As we start to learn more about the trend of rentvesting, that is renting the home you live in while investing elsewhere, we start to ask who is that is behind this trend? While we can think of the strategy being started by savvy investment bankers who have crunched the numbers and found it to work best for living the high life in the city’s best locations, the truth might surprise you.

New research by Westpac, identified by this realestate.com.au article has revealed that the typical investor is aged between 20-34, located in the metro area and is a male.

“We know the trend of rentvesting is growing, with 41 per cent of all Australians surveyed believing it’s better to buy an investment property in a more affordable area and rent a house in an area you really want to live in,” said Westpac head of home ownership Lauren Fine.

However, renting is not the long term solution for many of these young guys, with 77 per cent of this group looking to purchase a home or an apartment to live for their next property. This means that while it may be difficult to save for a deposit and purchase that first home as an owner occupier, rentvesting is a pathway to achieve this.

Westpac discovered through the survey that 65% of rentvestors were men with 61 per cent being born between the years of 1983 and 1997 with 81 per cent living in metropolitan areas. This comes as no surprise since many renvestors are millennials who are looking to get started in property, overlooking the barriers and finding their own way up the ladder with one of the key advantages being they don’t need to give up their residence close to the city.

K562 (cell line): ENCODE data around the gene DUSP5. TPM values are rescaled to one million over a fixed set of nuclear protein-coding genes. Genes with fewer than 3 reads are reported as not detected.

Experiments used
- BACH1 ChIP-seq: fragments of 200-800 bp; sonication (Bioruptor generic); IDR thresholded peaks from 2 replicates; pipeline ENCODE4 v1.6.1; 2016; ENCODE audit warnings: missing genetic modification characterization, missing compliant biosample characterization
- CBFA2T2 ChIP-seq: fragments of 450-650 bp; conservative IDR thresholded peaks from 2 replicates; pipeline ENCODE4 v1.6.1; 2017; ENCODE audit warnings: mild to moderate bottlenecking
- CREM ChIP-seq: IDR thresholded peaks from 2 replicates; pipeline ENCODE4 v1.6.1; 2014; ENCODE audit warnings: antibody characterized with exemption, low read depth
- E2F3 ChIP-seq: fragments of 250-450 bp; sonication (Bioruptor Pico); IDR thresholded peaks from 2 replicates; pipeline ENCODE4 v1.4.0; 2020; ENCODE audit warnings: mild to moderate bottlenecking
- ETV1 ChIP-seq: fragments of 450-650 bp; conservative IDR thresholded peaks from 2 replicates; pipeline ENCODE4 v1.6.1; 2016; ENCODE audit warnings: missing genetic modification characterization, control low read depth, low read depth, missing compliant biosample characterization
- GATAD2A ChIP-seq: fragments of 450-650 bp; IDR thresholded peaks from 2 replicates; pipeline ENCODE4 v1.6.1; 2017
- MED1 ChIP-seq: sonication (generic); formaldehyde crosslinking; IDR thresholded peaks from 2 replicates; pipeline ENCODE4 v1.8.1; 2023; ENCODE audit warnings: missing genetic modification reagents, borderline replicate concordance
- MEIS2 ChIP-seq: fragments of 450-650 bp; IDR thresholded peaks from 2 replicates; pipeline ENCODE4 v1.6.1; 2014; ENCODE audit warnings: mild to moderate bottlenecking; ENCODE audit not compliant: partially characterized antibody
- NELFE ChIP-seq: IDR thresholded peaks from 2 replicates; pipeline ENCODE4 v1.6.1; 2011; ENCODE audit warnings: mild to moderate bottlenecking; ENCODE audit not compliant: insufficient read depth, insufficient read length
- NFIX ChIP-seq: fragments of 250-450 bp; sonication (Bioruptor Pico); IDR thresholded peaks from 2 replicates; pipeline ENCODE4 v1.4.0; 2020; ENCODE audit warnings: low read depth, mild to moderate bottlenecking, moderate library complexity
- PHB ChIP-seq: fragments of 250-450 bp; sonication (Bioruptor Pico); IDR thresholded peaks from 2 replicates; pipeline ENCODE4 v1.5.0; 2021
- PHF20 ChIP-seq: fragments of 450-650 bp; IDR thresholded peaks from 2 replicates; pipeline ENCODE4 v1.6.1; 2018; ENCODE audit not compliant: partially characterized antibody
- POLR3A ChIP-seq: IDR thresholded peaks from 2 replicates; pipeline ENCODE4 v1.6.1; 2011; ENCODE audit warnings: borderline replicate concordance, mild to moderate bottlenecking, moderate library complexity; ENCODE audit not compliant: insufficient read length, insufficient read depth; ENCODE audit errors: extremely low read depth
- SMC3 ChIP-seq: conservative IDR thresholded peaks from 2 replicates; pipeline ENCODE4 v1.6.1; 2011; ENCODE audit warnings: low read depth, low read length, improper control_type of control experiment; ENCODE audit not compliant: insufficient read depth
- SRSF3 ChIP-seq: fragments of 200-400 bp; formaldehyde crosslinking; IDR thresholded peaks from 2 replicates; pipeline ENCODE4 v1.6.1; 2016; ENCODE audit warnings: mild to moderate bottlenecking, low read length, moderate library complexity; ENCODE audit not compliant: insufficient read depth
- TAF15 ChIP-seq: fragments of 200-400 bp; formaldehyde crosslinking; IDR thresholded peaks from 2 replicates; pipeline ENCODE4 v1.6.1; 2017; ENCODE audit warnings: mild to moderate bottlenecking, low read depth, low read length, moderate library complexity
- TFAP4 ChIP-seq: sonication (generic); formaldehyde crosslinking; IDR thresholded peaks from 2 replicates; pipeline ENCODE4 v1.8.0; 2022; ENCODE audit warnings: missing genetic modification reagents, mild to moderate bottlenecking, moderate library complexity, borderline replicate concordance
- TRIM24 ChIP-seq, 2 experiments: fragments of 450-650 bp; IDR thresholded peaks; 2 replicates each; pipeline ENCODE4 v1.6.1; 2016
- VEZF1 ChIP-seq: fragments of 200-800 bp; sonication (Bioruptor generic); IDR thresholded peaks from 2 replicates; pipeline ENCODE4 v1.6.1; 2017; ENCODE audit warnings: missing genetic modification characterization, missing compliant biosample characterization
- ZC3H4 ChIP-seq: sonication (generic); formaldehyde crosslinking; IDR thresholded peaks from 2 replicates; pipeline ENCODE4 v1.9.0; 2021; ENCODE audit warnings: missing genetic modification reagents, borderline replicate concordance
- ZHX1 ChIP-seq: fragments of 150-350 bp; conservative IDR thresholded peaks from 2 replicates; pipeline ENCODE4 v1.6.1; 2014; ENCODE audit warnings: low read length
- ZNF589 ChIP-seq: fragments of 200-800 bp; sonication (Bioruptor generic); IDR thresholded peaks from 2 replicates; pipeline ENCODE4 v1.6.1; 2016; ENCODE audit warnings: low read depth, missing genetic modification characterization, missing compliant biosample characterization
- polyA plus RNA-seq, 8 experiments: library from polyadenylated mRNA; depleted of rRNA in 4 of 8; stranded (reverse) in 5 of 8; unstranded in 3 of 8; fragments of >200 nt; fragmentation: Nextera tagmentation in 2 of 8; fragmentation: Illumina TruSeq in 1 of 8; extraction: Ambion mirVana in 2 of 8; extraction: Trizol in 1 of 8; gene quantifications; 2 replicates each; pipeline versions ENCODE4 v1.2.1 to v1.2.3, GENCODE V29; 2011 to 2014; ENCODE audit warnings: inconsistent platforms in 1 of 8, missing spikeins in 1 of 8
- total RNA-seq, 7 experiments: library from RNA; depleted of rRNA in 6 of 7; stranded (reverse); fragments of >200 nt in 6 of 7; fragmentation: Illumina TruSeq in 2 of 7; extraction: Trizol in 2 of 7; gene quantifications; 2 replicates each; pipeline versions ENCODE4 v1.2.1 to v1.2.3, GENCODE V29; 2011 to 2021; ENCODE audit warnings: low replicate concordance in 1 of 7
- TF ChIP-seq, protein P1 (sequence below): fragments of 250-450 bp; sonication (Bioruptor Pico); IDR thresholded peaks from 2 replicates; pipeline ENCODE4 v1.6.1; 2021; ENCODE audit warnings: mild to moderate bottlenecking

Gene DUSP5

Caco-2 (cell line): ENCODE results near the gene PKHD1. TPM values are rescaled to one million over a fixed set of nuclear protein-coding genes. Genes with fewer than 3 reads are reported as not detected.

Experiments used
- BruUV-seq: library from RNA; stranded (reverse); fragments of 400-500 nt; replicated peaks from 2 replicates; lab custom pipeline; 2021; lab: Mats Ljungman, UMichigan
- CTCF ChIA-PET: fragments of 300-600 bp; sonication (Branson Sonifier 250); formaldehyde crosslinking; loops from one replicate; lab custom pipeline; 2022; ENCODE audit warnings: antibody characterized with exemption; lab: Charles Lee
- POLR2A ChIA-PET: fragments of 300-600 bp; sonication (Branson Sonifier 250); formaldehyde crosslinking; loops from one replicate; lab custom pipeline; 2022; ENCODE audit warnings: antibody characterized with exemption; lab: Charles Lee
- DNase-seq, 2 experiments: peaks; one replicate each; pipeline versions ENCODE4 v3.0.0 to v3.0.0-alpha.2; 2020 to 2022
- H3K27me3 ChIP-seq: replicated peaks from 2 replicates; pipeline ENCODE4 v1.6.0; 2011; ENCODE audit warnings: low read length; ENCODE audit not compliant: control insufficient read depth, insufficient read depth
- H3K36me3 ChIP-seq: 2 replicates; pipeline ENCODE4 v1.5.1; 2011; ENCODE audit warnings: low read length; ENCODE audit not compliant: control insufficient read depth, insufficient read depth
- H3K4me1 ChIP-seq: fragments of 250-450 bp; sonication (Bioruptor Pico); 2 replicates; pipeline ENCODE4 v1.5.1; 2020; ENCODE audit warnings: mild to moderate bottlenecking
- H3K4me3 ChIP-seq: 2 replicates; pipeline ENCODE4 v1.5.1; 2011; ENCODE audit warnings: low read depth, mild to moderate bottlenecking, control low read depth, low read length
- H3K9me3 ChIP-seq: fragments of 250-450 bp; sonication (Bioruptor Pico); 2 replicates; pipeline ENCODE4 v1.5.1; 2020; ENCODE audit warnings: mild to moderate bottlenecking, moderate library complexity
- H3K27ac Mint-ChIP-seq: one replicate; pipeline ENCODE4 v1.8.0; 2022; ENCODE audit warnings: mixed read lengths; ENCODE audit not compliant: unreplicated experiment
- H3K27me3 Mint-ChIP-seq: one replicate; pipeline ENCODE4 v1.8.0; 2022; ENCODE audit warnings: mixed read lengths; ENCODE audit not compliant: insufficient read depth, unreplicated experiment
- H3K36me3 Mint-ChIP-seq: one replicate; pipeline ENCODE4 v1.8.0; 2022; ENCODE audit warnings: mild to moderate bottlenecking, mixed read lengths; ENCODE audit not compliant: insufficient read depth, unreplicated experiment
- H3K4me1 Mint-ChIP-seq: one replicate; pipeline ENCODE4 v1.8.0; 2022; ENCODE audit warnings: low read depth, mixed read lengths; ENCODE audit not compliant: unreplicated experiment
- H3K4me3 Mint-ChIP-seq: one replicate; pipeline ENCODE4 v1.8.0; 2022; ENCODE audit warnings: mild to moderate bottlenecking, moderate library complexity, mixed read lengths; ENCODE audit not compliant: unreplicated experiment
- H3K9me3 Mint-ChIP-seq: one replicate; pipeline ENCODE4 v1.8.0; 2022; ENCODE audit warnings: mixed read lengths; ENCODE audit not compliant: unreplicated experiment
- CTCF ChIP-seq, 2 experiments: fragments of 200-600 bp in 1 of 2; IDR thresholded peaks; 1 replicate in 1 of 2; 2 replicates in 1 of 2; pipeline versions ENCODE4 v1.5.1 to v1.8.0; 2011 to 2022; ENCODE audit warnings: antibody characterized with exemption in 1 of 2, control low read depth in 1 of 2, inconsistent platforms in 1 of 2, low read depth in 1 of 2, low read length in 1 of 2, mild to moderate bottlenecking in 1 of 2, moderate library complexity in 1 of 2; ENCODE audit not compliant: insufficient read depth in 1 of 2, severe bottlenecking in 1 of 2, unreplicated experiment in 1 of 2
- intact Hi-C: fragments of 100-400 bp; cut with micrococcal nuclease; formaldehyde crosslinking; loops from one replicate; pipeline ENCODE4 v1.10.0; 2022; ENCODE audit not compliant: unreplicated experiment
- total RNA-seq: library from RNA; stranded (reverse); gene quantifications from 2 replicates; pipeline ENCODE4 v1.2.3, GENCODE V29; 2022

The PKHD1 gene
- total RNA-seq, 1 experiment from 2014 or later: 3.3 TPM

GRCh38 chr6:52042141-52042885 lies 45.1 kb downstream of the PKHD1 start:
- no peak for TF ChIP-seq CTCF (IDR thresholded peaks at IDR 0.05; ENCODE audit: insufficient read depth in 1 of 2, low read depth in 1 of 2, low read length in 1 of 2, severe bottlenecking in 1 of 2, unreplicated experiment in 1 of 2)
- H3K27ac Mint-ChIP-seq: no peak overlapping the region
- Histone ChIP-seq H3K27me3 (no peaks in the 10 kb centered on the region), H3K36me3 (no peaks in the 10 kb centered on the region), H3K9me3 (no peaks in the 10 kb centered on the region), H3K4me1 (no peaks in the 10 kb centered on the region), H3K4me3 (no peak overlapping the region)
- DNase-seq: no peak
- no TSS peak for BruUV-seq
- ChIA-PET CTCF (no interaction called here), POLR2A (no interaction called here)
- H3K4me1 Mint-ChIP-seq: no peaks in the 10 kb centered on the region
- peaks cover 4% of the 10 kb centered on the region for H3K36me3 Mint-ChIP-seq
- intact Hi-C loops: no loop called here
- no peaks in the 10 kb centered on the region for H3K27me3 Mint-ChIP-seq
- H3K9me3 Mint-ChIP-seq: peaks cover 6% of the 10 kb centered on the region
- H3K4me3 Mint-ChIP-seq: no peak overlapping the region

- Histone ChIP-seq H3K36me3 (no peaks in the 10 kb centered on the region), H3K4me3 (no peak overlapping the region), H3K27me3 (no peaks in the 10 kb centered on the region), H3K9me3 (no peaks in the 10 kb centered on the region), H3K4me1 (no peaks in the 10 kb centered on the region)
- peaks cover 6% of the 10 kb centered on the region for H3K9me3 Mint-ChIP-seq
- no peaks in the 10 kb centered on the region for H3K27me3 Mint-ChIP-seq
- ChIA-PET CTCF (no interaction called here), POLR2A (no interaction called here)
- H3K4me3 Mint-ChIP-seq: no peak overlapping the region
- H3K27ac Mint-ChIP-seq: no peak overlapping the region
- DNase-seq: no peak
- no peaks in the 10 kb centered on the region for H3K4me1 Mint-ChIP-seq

These rentvestors have mainly focused their efforts on purchasing freestanding houses with 61 per cent purchasing detached dwellings while 25% have purchased an apartment. The article continues with an example that rings true for many young folks with Bobby Kennedy turning to rentvesting at the age of 22. Graduating university and finding a job in Melbourne should have been enough to provide Mr. Kennedy with the opportunity to purchase a home in Australia’s second most expensive real estate market however with rising prices climbing out of his grasp, Mr. Kennedy sought out an investment in Canberra while still maintaining his lifestyle in Melbourne.

While Mr. Kennedy mentions that he would have preferred to invest in Melbourne, the growth in the city’s prices meant that the money would have gone further elsewhere, meaning that he would need to give up where he would want to live. The advantage though with rentvesting is that the focus is on desirable areas for investment rather than being an owner occupier meaning you rent in areas which are financially more sound for renting, while investing in high yield areas that are more affordable.

Westpac predicts through their report that rentvesting will continue to grow as affordability hampers the efforts of young Australians in purchasing their first home. While the strategy has pros and cons, it is here to stay for the foreseeable future and may come to be a solution that provides the up and coming generations with a good mix of stability of flexibility.

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